The Tale of Murasaki

The Tale of Genji is a classic in Japanese literature.  This novel is a fictional diary of its author, Fujihara (commonly known as Murasaki Shikibu, after a well loved character in her fiction and her father’s official title).

This historical ficiton is well researched, offering realistic glimpses into the life of a noble woman in 11th century Japan.  It’s interesting though hard to imagine how blackened teeth is a symbol of beauty then, and how the Chinese customs differs from the Japanese ones.   The line about the Regent’s complain that his wife bore him nothing but sons indeed sounds unreal to many cultures, then and now.

The story imagines how Fuji’s life experience enriches her writing – a discussion she overheard of his brother’s and his friends about women inspires Genji’s version, for example.  Unfortunately, towards the end, the story seems to drag on slightly too long to a fizzled ending, when details such as the color combination of the clothes is no more novel but tedious.  (But then as a lady in waiting at the Imperial Palace, life is not exactly exciting.)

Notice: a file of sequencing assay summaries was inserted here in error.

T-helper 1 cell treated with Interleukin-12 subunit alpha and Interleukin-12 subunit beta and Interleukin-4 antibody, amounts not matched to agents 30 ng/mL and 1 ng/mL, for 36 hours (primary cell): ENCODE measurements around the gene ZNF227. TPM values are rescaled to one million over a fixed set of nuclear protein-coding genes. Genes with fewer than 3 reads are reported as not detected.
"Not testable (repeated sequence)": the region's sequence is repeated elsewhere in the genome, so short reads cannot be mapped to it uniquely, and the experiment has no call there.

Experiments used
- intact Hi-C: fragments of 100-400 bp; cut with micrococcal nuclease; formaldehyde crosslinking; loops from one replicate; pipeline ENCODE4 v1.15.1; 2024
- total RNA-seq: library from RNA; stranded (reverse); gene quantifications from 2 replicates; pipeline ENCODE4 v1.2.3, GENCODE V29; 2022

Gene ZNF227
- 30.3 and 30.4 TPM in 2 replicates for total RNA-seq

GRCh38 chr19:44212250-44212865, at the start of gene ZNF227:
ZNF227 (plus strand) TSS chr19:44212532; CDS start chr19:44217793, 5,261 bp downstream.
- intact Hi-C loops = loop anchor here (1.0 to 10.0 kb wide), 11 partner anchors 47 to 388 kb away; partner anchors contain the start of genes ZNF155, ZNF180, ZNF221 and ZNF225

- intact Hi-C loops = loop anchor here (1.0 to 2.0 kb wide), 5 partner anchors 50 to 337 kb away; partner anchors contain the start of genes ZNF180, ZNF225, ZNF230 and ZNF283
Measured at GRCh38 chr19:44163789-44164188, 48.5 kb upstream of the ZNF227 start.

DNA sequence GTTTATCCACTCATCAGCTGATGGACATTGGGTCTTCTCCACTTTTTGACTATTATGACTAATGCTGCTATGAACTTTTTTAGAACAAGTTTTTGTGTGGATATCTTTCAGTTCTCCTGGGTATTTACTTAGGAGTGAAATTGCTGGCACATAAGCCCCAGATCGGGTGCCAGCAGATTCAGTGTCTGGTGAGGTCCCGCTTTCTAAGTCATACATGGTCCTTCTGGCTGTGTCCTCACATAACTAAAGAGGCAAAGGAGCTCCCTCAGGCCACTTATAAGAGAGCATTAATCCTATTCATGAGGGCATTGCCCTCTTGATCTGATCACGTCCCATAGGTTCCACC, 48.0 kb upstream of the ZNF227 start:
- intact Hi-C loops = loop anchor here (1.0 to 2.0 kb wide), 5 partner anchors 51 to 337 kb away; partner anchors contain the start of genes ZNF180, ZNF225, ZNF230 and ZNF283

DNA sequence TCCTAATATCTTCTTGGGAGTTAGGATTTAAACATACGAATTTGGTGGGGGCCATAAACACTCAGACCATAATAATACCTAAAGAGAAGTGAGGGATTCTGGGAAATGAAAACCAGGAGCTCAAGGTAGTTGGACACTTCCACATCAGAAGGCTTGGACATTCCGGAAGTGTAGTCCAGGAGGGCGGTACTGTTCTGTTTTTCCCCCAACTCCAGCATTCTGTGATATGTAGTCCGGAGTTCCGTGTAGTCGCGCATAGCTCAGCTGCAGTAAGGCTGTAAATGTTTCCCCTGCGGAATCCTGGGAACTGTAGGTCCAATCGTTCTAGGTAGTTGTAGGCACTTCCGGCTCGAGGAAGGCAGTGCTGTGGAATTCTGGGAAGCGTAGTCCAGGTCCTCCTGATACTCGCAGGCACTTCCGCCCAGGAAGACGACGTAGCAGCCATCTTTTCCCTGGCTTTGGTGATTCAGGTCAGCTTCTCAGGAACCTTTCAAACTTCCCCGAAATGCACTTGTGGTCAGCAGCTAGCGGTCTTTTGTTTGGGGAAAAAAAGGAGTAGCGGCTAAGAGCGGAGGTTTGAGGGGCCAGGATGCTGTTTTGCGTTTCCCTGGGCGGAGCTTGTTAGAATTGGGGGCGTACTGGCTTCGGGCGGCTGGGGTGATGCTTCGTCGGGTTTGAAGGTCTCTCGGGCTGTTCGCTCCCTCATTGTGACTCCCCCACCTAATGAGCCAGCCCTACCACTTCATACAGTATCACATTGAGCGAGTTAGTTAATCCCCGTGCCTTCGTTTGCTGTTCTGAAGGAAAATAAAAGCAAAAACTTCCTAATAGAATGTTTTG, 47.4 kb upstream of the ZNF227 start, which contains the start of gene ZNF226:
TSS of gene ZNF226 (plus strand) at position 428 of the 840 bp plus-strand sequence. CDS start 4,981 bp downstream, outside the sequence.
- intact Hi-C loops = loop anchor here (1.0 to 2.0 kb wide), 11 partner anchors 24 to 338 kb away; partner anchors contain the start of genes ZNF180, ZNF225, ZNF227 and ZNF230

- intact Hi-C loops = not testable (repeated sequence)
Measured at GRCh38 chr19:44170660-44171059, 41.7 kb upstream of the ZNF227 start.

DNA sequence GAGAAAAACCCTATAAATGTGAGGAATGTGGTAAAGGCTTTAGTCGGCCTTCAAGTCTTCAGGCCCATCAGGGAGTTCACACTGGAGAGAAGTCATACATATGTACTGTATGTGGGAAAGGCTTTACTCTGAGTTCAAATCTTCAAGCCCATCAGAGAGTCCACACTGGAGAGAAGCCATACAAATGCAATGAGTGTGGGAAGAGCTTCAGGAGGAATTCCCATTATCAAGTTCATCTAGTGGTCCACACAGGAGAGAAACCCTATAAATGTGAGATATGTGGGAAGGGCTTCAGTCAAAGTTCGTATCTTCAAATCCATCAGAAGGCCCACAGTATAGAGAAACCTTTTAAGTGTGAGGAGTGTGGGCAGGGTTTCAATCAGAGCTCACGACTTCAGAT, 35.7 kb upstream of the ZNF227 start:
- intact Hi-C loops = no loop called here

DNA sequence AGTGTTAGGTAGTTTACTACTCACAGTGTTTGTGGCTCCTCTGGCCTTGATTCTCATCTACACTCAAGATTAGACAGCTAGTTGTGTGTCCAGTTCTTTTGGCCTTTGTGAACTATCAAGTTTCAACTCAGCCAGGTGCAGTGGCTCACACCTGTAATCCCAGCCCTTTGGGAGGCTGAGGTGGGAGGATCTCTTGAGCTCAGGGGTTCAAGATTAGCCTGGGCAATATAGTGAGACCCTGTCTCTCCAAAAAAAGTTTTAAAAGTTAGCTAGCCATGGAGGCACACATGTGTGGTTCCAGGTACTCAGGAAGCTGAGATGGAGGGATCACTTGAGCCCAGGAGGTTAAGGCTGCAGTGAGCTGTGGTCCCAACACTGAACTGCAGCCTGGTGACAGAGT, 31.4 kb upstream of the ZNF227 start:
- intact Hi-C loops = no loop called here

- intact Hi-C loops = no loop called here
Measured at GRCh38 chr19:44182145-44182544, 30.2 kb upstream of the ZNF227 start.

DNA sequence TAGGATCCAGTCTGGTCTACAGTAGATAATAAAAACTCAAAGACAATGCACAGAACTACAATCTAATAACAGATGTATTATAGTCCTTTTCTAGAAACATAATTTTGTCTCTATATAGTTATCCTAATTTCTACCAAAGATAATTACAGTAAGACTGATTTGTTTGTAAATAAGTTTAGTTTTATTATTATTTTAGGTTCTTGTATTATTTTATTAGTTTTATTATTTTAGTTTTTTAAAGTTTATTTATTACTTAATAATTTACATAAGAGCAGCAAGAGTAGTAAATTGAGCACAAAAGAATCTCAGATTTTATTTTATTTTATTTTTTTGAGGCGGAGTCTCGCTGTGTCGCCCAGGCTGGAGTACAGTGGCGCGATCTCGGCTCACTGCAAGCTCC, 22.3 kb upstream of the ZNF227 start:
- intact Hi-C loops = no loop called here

I also love the small novella of Ukifune, the supposed lost final chapter to the Tale of Genji.

Some pictures from Waki Yamato’s manga version of Tale of Genji:

Published in: on March 20, 2007 at 3:49 pm  Leave a Comment  

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